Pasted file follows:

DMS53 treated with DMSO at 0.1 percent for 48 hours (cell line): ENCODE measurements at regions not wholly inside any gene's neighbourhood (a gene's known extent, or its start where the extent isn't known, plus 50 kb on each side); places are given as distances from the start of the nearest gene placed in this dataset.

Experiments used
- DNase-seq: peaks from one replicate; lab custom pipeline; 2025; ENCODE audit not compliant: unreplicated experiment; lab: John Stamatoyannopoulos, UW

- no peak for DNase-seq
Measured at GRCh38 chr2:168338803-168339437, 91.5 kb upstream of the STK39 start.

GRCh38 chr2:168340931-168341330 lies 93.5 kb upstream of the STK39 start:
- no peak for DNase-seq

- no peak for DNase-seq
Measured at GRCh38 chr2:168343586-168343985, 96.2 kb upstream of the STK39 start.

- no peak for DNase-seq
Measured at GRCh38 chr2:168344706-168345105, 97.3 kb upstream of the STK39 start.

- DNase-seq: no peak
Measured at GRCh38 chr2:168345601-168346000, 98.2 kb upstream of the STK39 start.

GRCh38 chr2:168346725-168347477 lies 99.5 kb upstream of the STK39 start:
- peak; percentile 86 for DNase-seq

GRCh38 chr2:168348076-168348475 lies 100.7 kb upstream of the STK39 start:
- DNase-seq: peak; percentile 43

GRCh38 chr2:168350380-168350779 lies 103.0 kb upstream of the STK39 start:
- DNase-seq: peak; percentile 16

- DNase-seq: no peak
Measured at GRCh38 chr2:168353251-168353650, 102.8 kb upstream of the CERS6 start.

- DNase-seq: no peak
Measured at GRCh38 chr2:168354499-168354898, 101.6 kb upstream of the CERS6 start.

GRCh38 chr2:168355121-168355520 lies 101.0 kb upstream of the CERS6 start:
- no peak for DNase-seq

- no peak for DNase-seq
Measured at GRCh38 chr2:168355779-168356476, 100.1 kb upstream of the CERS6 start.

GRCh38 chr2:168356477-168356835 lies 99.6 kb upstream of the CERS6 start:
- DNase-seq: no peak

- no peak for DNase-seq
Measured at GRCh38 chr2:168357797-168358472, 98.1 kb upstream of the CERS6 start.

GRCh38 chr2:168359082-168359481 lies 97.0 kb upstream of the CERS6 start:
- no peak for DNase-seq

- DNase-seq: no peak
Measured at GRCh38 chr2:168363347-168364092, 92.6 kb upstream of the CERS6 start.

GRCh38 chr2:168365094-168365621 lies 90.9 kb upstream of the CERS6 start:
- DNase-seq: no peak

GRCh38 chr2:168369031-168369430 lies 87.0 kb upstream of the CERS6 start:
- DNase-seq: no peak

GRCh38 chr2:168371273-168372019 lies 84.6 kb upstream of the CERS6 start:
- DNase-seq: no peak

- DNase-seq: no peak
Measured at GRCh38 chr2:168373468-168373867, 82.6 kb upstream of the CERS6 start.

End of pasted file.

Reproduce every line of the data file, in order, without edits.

DMS53 treated with DMSO at 0.1 percent for 48 hours (cell line): ENCODE measurements at regions not wholly inside any gene's neighbourhood (a gene's known extent, or its start where the extent isn't known, plus 50 kb on each side); places are given as distances from the start of the nearest gene placed in this dataset.

Experiments used
- DNase-seq: peaks from one replicate; lab custom pipeline; 2025; ENCODE audit not compliant: unreplicated experiment; lab: John Stamatoyannopoulos, UW

- no peak for DNase-seq
Measured at GRCh38 chr2:168338803-168339437, 91.5 kb upstream of the STK39 start.

GRCh38 chr2:168340931-168341330 lies 93.5 kb upstream of the STK39 start:
- no peak for DNase-seq

- no peak for DNase-seq
Measured at GRCh38 chr2:168343586-168343985, 96.2 kb upstream of the STK39 start.

- no peak for DNase-seq
Measured at GRCh38 chr2:168344706-168345105, 97.3 kb upstream of the STK39 start.

- DNase-seq: no peak
Measured at GRCh38 chr2:168345601-168346000, 98.2 kb upstream of the STK39 start.

GRCh38 chr2:168346725-168347477 lies 99.5 kb upstream of the STK39 start:
- peak; percentile 86 for DNase-seq

GRCh38 chr2:168348076-168348475 lies 100.7 kb upstream of the STK39 start:
- DNase-seq: peak; percentile 43

GRCh38 chr2:168350380-168350779 lies 103.0 kb upstream of the STK39 start:
- DNase-seq: peak; percentile 16

- DNase-seq: no peak
Measured at GRCh38 chr2:168353251-168353650, 102.8 kb upstream of the CERS6 start.

- DNase-seq: no peak
Measured at GRCh38 chr2:168354499-168354898, 101.6 kb upstream of the CERS6 start.

GRCh38 chr2:168355121-168355520 lies 101.0 kb upstream of the CERS6 start:
- no peak for DNase-seq

- no peak for DNase-seq
Measured at GRCh38 chr2:168355779-168356476, 100.1 kb upstream of the CERS6 start.

GRCh38 chr2:168356477-168356835 lies 99.6 kb upstream of the CERS6 start:
- DNase-seq: no peak

- no peak for DNase-seq
Measured at GRCh38 chr2:168357797-168358472, 98.1 kb upstream of the CERS6 start.

GRCh38 chr2:168359082-168359481 lies 97.0 kb upstream of the CERS6 start:
- no peak for DNase-seq

- DNase-seq: no peak
Measured at GRCh38 chr2:168363347-168364092, 92.6 kb upstream of the CERS6 start.

GRCh38 chr2:168365094-168365621 lies 90.9 kb upstream of the CERS6 start:
- DNase-seq: no peak

GRCh38 chr2:168369031-168369430 lies 87.0 kb upstream of the CERS6 start:
- DNase-seq: no peak

GRCh38 chr2:168371273-168372019 lies 84.6 kb upstream of the CERS6 start:
- DNase-seq: no peak

- DNase-seq: no peak
Measured at GRCh38 chr2:168373468-168373867, 82.6 kb upstream of the CERS6 start.